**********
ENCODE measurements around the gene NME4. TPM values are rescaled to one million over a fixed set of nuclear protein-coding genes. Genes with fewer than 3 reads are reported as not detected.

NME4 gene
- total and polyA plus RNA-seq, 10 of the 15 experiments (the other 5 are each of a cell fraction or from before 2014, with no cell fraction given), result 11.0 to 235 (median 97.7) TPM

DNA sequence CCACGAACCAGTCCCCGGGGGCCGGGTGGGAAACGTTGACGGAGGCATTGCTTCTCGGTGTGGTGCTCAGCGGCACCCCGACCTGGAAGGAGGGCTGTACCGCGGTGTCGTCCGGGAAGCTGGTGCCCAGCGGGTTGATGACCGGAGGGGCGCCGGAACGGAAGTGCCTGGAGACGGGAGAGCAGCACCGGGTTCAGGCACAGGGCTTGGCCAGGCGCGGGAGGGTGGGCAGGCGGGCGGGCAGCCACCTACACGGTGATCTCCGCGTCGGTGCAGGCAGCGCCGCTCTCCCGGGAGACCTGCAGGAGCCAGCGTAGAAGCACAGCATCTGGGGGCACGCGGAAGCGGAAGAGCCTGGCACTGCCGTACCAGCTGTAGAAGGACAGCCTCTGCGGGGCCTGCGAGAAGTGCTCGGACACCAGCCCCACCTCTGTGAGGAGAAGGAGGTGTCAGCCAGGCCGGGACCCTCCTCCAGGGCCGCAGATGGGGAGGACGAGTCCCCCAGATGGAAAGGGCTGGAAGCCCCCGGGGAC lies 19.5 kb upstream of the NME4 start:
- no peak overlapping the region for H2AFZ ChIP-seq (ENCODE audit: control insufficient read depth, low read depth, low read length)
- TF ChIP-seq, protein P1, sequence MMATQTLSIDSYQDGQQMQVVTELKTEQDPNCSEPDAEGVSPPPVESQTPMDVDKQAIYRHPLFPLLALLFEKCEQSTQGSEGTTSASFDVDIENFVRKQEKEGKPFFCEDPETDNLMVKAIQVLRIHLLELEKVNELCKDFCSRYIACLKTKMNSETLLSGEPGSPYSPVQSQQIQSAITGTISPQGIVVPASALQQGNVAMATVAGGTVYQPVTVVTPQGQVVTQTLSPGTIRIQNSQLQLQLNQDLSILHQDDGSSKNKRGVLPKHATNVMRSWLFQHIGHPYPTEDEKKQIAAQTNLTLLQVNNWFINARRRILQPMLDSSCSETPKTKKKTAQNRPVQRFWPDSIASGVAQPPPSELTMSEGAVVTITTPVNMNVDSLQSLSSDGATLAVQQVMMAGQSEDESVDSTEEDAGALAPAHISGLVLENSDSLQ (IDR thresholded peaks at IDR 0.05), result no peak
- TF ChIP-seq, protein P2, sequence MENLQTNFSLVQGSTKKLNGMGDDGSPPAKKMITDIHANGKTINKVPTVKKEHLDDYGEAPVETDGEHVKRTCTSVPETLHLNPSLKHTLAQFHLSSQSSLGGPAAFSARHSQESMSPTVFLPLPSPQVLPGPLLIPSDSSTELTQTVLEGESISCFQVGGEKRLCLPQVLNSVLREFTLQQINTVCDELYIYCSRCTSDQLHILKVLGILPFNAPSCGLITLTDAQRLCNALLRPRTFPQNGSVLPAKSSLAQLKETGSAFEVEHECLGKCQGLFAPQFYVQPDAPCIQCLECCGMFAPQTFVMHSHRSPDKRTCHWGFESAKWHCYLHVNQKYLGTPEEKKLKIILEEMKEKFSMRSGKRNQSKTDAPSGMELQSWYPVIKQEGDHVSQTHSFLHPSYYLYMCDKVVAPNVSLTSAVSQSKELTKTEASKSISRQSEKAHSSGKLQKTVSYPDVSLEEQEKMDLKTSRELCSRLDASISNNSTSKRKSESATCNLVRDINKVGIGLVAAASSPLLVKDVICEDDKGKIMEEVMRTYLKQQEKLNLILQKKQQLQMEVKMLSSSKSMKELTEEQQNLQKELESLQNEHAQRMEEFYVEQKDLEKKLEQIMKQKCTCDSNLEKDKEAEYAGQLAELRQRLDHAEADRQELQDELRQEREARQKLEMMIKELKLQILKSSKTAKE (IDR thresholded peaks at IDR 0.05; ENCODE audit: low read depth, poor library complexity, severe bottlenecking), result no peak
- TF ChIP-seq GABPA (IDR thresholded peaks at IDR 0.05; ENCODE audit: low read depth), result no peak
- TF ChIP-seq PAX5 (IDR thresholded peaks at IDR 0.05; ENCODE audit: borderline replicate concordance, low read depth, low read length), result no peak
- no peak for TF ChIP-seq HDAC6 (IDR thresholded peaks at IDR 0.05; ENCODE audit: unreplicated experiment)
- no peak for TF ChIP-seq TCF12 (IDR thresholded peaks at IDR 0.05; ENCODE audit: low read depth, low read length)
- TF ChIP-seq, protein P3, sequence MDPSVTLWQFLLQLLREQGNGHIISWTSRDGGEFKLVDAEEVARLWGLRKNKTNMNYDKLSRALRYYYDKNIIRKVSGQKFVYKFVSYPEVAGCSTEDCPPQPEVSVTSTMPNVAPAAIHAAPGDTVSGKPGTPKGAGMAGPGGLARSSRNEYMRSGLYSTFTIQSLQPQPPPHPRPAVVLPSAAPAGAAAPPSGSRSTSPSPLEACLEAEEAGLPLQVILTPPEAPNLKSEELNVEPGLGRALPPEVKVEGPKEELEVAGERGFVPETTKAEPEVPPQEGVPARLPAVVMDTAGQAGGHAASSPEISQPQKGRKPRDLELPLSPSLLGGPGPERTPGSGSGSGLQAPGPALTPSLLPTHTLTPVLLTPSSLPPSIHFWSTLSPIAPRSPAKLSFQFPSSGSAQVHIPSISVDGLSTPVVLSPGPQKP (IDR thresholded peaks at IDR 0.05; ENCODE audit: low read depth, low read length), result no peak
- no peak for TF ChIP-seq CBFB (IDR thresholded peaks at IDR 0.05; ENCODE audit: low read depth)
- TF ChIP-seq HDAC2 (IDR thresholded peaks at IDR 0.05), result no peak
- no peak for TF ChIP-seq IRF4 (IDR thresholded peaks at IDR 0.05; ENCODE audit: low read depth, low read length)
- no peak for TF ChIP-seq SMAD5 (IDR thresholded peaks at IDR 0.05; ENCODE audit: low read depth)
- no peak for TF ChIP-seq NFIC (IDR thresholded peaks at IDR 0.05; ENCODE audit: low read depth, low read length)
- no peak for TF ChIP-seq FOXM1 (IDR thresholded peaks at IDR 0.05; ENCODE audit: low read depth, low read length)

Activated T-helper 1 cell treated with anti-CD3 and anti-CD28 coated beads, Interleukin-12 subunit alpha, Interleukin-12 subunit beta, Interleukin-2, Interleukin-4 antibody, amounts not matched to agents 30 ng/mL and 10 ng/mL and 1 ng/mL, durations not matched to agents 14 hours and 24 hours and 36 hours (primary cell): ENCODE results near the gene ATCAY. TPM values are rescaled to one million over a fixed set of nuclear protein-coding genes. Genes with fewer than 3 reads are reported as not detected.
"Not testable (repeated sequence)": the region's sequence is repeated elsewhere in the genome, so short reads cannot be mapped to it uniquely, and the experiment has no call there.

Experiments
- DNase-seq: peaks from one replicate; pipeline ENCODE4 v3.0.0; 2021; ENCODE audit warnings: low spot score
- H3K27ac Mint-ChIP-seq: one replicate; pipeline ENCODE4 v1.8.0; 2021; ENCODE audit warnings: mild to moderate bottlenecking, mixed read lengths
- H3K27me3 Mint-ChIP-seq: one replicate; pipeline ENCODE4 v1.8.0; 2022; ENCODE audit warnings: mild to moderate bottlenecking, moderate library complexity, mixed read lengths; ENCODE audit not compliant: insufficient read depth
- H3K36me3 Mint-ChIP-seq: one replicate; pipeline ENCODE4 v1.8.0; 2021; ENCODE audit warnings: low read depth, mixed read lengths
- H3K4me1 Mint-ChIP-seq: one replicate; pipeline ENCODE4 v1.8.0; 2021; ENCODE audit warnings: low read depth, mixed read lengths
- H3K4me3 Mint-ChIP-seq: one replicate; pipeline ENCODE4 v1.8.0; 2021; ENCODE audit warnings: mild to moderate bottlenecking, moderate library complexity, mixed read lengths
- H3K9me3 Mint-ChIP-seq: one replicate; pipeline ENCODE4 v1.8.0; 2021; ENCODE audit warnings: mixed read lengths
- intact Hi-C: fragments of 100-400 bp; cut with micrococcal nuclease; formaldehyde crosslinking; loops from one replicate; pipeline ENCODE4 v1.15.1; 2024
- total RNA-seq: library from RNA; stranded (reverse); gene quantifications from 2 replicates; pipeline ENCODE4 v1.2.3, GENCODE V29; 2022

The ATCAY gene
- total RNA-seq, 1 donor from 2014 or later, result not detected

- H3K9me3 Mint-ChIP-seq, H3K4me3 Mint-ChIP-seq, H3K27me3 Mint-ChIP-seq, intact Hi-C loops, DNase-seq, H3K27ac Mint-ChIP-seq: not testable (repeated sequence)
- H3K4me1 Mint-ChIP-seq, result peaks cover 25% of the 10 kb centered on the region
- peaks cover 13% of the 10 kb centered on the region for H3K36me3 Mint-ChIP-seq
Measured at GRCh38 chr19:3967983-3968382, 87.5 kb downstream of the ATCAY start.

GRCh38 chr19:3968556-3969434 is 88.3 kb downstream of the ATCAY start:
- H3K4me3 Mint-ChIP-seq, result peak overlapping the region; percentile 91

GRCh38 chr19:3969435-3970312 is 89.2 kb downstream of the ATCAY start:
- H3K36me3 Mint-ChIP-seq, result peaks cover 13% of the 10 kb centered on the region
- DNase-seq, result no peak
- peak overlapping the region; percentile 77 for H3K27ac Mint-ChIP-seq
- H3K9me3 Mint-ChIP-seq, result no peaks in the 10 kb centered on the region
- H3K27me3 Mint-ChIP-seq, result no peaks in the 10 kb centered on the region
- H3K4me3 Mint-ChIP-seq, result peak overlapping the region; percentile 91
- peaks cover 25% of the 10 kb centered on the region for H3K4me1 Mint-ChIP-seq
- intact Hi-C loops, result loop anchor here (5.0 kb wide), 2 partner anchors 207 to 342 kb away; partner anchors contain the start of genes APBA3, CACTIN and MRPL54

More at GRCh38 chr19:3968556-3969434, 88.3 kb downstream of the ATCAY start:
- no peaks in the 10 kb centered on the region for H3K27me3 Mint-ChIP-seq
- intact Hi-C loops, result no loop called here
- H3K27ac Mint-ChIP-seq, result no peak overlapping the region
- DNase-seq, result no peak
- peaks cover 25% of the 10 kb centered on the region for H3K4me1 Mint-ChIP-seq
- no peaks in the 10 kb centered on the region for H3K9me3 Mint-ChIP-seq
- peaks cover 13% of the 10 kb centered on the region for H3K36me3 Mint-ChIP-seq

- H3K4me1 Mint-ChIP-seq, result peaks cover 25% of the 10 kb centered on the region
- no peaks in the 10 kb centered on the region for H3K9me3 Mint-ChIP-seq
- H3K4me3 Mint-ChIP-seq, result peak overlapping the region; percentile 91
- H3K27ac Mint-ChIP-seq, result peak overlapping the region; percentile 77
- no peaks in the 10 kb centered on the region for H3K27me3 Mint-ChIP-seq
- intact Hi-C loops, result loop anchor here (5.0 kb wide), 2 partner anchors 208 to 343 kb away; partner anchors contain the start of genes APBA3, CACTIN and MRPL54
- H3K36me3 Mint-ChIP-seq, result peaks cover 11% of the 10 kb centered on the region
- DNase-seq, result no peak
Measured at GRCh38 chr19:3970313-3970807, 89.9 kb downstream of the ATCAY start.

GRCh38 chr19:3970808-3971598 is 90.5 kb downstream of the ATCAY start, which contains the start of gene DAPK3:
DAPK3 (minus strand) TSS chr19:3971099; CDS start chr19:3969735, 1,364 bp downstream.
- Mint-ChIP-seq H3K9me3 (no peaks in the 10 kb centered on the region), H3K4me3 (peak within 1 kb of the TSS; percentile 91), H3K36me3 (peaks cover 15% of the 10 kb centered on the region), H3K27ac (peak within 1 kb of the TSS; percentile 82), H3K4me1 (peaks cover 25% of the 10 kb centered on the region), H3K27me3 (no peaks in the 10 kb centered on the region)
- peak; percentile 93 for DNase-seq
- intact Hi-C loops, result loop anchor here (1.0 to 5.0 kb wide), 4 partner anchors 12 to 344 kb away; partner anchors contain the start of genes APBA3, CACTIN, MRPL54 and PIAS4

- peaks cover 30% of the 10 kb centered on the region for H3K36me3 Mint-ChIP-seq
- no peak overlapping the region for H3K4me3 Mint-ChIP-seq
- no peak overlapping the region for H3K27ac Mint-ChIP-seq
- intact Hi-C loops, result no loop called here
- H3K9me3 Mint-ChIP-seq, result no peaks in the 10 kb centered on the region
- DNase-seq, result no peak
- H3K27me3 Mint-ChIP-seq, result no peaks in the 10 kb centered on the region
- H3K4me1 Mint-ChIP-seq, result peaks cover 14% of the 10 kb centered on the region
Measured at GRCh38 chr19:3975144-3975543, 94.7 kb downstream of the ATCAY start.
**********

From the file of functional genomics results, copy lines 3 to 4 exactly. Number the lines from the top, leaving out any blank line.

- total and polyA plus RNA-seq, 10 of the 15 experiments (the other 5 are each of a cell fraction or from before 2014, with no cell fraction given), result 11.0 to 235 (median 97.7) TPM

DNA sequence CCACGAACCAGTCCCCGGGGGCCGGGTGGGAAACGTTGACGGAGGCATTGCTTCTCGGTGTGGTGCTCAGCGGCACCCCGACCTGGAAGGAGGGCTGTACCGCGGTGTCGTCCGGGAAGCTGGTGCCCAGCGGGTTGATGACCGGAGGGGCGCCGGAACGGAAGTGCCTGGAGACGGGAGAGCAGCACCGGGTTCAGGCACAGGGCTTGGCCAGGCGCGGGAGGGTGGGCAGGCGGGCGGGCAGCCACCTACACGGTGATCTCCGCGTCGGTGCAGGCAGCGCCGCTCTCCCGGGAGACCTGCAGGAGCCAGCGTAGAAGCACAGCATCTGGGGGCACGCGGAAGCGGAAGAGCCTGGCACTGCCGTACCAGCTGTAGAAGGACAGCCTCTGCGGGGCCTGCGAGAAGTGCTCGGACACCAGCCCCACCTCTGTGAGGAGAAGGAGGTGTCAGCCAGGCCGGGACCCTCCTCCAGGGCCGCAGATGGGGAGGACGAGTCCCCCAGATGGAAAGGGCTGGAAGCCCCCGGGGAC lies 19.5 kb upstream of the NME4 start: